Have you ever sent an email through the “contact us” button on a website, only to wait days – or weeks – for a response? Has it become the norm now, to call a business, and instead of actually reaching a person, we’re forced to navigate through a tedious phone system menu (or our call simply goes to voicemail)?
Yes, email and voicemail make a lot of things more convenient. But the ability to reach a real human being has actually become harder. It seems like it ought to be common business practice: answer the phone; return emails. But it’s surprising how rare it has become.
Don’t fall into the trap of becoming complacent about your incoming phone calls and emails. Here are three steps you can take to make sure technology isn’t blocking your customers and future customers from getting through to your wellness business:
1. Use human beings to answer the phone
In a perfect business world, you’ve got a front desk receptionist or other staffer who can answer your phone during normal business hours–including lunch. Sure, a few calls will have to go to voicemail. But most calls should be answered.
This is ideal because it eliminates the frustration of phone tag for you and your callers, the person calling gets an immediate answer, and it saves you time because there’s no calls to return later. Plus, it makes a good impression.
But if your budget or other reasons don’t allow that and you rely on voicemail much of the time, then you need to arrange call-back times throughout the day. At midday, return every call you received that morning. At the end of the day, return each call that you missed that afternoon. Do this more often if you can. Just be sure that you have designated call-back intervals and stick to them.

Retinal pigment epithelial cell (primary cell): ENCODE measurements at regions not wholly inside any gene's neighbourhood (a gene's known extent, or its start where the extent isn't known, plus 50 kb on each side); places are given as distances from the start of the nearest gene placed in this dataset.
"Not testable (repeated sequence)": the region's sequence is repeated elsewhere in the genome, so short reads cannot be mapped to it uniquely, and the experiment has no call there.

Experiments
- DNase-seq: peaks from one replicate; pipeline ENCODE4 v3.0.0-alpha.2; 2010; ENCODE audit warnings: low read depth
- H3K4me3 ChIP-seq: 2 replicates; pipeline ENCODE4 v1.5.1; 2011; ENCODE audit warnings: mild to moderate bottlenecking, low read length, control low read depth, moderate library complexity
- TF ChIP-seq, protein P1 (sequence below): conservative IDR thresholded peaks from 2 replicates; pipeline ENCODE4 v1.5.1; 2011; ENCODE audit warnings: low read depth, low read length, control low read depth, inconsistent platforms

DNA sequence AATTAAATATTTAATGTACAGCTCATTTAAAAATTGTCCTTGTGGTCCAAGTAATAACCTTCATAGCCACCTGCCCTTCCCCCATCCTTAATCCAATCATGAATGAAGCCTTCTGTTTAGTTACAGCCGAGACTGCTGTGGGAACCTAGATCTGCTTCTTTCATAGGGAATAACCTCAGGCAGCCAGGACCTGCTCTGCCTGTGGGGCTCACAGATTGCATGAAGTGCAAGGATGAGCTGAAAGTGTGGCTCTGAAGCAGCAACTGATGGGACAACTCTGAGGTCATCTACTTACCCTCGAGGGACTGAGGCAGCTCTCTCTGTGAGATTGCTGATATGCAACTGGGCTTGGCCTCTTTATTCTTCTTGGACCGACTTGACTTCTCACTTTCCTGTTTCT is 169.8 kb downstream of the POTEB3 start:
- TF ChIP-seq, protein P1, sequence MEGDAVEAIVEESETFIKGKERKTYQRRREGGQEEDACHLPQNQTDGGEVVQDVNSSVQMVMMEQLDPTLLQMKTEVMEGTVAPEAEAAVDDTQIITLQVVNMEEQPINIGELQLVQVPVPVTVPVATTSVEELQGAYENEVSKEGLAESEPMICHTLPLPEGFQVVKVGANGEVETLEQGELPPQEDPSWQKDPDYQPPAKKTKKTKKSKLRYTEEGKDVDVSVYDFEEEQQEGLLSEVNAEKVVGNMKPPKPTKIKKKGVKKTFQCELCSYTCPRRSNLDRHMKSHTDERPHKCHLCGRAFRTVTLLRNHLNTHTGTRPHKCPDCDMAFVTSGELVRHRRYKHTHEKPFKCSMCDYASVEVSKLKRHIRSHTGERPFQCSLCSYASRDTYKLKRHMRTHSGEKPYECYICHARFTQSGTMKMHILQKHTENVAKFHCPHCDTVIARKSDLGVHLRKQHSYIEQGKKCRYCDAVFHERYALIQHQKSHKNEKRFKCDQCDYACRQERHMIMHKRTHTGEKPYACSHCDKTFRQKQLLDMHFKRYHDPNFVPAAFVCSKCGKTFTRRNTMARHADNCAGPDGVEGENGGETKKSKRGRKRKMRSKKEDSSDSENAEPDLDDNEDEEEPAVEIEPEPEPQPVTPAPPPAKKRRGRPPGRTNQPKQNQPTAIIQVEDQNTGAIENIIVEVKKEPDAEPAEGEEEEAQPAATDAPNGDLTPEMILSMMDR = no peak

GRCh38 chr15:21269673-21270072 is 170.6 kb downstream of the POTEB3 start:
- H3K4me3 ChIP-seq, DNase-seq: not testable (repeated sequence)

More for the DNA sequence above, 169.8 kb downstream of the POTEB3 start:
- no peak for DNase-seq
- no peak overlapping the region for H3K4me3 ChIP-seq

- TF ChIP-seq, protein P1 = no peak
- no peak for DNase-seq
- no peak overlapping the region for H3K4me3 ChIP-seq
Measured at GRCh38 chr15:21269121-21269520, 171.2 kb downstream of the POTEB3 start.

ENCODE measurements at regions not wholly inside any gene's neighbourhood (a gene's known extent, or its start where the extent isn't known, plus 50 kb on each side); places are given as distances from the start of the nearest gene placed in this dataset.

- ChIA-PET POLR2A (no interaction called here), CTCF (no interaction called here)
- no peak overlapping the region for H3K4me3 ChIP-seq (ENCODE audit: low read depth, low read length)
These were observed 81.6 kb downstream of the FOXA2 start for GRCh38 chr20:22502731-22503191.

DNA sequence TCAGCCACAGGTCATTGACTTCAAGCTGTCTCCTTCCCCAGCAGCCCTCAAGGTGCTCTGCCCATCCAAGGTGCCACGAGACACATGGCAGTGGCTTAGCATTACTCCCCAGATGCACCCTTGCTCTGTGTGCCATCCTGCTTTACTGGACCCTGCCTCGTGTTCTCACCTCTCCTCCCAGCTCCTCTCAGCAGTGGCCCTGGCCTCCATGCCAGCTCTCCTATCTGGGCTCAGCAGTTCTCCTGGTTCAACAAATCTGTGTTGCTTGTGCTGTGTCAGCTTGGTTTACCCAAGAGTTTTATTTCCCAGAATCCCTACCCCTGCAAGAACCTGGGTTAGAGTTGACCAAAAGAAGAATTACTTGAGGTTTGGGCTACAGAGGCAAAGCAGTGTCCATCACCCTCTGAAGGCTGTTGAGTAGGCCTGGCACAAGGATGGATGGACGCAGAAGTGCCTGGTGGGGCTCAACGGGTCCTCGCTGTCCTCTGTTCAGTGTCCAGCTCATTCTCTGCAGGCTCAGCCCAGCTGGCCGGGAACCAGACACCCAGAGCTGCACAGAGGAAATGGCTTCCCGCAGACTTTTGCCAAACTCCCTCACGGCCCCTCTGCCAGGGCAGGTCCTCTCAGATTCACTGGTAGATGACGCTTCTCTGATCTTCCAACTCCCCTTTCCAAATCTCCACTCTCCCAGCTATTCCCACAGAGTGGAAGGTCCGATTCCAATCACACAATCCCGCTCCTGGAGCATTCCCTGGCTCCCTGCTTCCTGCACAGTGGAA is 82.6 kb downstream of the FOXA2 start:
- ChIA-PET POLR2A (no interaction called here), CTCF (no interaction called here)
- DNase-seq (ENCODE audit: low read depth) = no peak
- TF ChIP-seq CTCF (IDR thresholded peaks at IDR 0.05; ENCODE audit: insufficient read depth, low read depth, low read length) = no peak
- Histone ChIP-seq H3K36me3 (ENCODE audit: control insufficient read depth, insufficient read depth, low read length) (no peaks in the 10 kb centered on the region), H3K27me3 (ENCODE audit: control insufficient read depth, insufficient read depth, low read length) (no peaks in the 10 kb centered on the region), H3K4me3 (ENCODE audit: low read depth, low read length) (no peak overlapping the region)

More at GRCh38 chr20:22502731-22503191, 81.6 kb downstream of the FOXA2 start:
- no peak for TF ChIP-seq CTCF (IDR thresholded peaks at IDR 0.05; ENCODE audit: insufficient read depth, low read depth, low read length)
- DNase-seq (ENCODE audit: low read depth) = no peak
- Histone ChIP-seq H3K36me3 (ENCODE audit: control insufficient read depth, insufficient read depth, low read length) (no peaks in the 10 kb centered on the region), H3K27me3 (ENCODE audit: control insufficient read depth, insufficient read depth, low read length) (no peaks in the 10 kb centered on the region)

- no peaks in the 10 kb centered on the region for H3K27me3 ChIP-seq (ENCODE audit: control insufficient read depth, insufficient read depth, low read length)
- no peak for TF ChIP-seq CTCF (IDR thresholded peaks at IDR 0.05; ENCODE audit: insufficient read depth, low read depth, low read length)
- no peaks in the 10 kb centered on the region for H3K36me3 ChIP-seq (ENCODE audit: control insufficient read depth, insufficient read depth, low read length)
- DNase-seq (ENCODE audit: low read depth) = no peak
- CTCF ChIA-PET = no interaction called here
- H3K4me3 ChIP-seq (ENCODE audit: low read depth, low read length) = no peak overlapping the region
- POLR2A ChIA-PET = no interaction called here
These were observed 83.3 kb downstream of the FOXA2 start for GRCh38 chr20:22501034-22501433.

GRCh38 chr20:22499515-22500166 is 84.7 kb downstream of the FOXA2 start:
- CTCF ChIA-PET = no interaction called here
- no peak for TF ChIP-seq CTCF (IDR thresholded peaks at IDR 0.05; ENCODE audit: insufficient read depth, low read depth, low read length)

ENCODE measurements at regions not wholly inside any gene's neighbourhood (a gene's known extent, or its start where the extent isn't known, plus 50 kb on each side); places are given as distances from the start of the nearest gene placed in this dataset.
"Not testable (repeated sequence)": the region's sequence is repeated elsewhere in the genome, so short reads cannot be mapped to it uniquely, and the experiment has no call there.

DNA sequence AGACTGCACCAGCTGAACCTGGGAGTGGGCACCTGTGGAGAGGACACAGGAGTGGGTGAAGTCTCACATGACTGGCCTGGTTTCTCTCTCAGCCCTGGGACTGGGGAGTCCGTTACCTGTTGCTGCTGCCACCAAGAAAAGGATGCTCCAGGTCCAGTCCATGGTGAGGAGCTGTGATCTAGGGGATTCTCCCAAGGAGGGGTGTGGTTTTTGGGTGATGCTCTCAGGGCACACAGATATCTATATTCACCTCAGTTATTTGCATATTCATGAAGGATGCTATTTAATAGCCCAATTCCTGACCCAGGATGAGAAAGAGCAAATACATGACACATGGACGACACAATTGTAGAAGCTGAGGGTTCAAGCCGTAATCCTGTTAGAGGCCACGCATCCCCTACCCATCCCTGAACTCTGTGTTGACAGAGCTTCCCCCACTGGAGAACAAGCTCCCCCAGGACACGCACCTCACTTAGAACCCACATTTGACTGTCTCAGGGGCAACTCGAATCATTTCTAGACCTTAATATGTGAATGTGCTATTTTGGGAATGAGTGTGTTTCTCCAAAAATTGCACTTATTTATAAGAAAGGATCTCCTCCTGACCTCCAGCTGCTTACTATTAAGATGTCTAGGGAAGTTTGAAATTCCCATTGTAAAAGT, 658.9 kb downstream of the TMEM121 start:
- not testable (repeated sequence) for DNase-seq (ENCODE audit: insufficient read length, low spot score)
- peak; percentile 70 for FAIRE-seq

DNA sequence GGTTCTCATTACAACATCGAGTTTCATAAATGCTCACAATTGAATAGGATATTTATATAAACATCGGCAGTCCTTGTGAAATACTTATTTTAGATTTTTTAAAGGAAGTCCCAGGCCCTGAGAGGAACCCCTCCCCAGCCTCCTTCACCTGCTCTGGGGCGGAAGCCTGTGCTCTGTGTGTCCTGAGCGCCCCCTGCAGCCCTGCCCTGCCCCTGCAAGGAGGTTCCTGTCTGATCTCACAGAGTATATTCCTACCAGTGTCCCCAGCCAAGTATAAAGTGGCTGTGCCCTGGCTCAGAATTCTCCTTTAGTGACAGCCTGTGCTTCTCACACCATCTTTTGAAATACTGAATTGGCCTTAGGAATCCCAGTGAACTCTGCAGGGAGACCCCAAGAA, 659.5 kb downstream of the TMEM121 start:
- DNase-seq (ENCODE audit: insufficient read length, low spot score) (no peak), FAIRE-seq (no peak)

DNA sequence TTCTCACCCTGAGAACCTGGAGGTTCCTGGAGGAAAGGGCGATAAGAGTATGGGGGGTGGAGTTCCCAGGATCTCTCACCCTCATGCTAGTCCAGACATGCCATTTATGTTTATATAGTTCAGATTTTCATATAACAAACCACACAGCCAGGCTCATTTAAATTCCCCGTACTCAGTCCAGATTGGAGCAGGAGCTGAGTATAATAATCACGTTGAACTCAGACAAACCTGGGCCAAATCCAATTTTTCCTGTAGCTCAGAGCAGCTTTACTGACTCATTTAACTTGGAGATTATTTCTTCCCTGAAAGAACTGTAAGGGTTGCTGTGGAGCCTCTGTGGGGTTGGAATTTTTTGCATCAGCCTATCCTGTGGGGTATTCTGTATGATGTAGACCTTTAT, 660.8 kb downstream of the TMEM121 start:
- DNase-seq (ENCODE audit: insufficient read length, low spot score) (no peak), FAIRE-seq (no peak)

Caution – don’t give out your personal cell phone number to customers unless you mean it. Giving out your personal cell number is like telling your customers you can be reached outside of business hours. I know a yoga studio owner who gives out her cell phone number. And yet she ignores business calls when she’s on vacation or out of pocket. So…what’s the point? Unless you are really okay with customers calling anytime (and you will answer and return calls in a timely manner) just have the clients call the business line. It’s less confusing and it’s a better way to manage expectations.
2. Reply to emails in a timely fashion
Which email account do you have linked to your “contact us” button on your wellness or fitness website? Whose job is it to respond to emails received into that account? Don’t leave this up to chance.
If it’s your job, choose AT LEAST two times during the day when you will respond to emails and stick to the schedule. If there’s more than one staff member who can answer company emails, assign time frames or days to different people. You need to ensure that no one is assuming that the other person is taking care of it. That’s how balls get dropped.
3. When you’re on the phone, give them your best service
When folks call your wellness business, there’s a reason. Find out what it is. Don’t automatically refer them to your website. Of course, at some point during the call, you may want to let them know about all the useful information they can find on your website. But give them YOUR personal attention NOW, while THEY’RE spending time on YOU. Even if the exact information they are asking about is on your site, tell them anyhow.
These methods may take more time, but this is the personal touch that makes a lasting and positive impression. If they’re new to your business, it can be a credibility maker or breaker (if you can’t return a call or email in a timely manner, what other services at your gym are slipping through the cracks?).
And think about this: if a potential new client is shopping around for a new fitness center, and your competitor answers their phone and you don’t, who do you think is more likely to win their business?
~Maureen Burke, The Radial Group